February 09, 2016 3 min read
The weather in the Black Hills as of this writing is excellent. Like 50 degrees excellent, and the near future is looking pretty darn good as well, with a minor cool-down on Friday and then stomping right back up into the 50’s again! Dry fly fishing is continuing to get better and better, and nymphing and streamer fishing is great as well – you can more or less fish however you please.
Rapid Creek from Pactola to Rapid City is fishing well, with a few icy spots in the Hisega area. Other than that, it’s ice-free and open for business. The dry fly fishing in town continues to be extremely good, and it may be the best midge hatch that I’ve ever seen in town. The fish below Pactola will start feeding more on the surface as the days get longer as well. Fly-wise, I’ve been doing best on Morgan’s Midges, Eric’s Midges, small parachutes, and F-Flies. I’m cranking out a few hundred F-Flies as we speak. Look for them in the shop bins in the next few days. Nymphing is productive as always, with little difference in the way of fly changes. For your lead fly, UV Czechs, G-String Worms, Jig Soft Spots, or any of your other favorite jig patterns will all do the trick. I like them heavy to get down. Trail them with a Bubble Back, Two Bit Hooker, Neon Gnat, or Three Dollar Dip for best results. The key is getting your fly down to the lower foot of the water column. Streamer fishing is great for the folks that aren’t interested in numbers, but want to try and stick a bigger fish. Light RIO Versileaders are a benefit to help get your fly down, with 10 pound Maxima on the business end. Fly choice can really vary, but a few of my favorites are Kreelexes, Lil’ Kims, and Home Invaders – I find that fly action and color makes a bigger difference than fly pattern alone.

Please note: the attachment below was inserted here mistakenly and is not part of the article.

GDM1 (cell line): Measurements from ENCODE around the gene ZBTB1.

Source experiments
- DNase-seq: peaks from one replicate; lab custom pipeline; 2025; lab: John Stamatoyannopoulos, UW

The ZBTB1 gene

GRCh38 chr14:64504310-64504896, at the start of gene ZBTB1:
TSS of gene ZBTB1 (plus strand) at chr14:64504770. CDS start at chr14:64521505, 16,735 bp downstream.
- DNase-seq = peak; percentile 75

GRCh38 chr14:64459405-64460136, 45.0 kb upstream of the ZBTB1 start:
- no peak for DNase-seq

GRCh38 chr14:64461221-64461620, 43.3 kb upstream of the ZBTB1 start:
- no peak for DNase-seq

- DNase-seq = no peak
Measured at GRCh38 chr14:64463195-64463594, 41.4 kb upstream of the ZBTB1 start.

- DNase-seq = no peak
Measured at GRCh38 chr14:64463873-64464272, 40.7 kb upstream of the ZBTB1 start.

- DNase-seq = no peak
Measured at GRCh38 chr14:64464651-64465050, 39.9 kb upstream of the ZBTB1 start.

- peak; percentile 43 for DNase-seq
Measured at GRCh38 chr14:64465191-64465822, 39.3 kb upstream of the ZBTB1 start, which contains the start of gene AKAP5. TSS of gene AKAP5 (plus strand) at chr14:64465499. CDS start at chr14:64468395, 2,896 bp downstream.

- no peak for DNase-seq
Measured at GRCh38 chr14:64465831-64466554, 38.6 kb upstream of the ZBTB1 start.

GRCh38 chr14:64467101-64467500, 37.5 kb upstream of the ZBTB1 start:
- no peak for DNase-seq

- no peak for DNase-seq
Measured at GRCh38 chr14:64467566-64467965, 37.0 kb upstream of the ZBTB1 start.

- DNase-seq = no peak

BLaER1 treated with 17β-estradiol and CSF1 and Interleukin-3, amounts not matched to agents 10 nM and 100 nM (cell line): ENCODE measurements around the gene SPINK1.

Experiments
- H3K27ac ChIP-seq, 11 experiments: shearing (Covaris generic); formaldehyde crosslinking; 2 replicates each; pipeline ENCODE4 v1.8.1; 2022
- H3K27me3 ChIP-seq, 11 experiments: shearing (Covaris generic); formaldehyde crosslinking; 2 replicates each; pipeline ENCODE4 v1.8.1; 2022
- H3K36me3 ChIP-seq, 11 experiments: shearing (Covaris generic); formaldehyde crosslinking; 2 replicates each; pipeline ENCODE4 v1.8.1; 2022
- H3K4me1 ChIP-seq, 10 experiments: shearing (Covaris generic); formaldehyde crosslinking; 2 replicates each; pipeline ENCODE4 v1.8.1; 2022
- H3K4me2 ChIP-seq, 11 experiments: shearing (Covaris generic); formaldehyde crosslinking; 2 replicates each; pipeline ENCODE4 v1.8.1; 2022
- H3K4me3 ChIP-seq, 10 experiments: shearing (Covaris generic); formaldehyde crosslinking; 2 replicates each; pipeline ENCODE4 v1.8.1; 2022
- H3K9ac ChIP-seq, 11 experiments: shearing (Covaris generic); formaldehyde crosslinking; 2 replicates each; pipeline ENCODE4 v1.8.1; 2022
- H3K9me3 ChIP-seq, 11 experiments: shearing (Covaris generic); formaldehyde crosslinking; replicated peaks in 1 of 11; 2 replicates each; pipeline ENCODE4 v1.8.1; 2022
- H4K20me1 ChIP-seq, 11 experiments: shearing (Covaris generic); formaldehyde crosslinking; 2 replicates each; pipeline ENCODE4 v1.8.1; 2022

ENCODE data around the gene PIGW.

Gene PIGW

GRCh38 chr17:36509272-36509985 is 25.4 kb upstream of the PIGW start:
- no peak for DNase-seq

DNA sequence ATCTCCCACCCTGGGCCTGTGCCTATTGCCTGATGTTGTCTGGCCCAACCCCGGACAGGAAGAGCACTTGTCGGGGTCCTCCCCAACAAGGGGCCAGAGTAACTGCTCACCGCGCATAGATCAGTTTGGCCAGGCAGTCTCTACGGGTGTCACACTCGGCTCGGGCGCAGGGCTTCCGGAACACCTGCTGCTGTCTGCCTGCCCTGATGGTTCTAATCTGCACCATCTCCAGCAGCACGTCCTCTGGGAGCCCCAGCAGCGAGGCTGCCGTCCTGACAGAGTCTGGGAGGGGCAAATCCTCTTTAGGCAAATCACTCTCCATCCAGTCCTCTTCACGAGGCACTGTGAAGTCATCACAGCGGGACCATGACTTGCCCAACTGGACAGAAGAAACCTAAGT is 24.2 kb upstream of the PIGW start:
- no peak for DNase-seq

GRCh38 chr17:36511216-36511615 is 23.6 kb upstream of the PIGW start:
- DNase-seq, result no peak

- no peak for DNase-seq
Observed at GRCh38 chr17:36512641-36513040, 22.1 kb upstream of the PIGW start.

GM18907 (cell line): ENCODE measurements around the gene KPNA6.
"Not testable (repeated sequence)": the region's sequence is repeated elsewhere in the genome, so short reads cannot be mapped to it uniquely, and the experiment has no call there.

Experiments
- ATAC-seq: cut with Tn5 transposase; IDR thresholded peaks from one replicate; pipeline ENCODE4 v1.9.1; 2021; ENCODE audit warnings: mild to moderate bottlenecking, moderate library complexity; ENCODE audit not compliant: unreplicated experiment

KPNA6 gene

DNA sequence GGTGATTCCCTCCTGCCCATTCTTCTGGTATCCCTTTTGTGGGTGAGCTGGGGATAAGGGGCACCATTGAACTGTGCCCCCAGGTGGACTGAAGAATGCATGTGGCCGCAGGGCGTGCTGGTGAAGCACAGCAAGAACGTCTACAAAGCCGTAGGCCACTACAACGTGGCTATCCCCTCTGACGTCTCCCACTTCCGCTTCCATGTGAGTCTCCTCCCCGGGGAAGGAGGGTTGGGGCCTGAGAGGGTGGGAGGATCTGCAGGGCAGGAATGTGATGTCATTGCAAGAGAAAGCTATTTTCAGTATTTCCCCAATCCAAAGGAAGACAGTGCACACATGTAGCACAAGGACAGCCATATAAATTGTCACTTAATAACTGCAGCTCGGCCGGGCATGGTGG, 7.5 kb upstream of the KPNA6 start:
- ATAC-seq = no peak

Spearfish Creek is fishing well, and nymphing is the way to go. Look for the slower, slightly deeper edges and make sure you’re getting down to the bottom. Jig Pheasant Tails, UV Czechs, and Jig Assassins are my favorite lead patterns. Trail them with a midge or baetis pattern of your favorite variety. I like Green Weenies, Two Bit Hookers, and Tungsten Split Back Baetis for my second fly. There’s some limited dry fly activity, and it can be covered with a Morgan’s Midge, Eric’s Midge, Griffith’s Gnat, or CDC Thorax Dun. Streamer fishing is always an option as well, just keep your flies in the 4-8 range and you’ll do much better. Standard Buggers, Kreelexes, and Slumpbusters are good choices.
Sand Creek and Crow Creek are your best bet for dry fly fishing in the northern hills. There’s a combination of BWO’s and midges on the water, so be prepared with both. CDC Thorax Duns and Students are my go-to patterns for the BWOs, and Morgan’s Midges and Erics’ Midges are great for the midges. 6x and a stealthy presentation are key to tricking the risers on these two creeks. Nymphing is good, but the fish can be rather spooky towards indicators. Dry-Dropper rigs are a stealthier option that will trick a few more fish.
Spring Creek is fishing well with any number of tactics. Nymphing with the same flies as Rapid and Spearfish Creeks will keep you into fish all day. Don’t overlook the skinny water either – Spring Creek fish really like the fast, foot deep stuff. Streamer fishing can get you into some of the bigger browns that call Spring home, and don’t be afraid to go big. I like Sex Dungeons, Circus Peanuts, Home Invaders, and Lil’ Kims fished on a light sink tip leader. There’s been word of some great dry fly fishing on Spring as well, so don’t forget your box of midge and BWO dries.
The fishing over the next week should be fantastic with the great weather we’re going to have. Give us a call to book your mid-winter Black Hills fly fishing guide, or to just get up to date reports on certain streams. Or, stop by and grab a few flies from your favorite fly shop – we’re open at 9 Monday-Saturday, and 10 on Sunday. Thanks!
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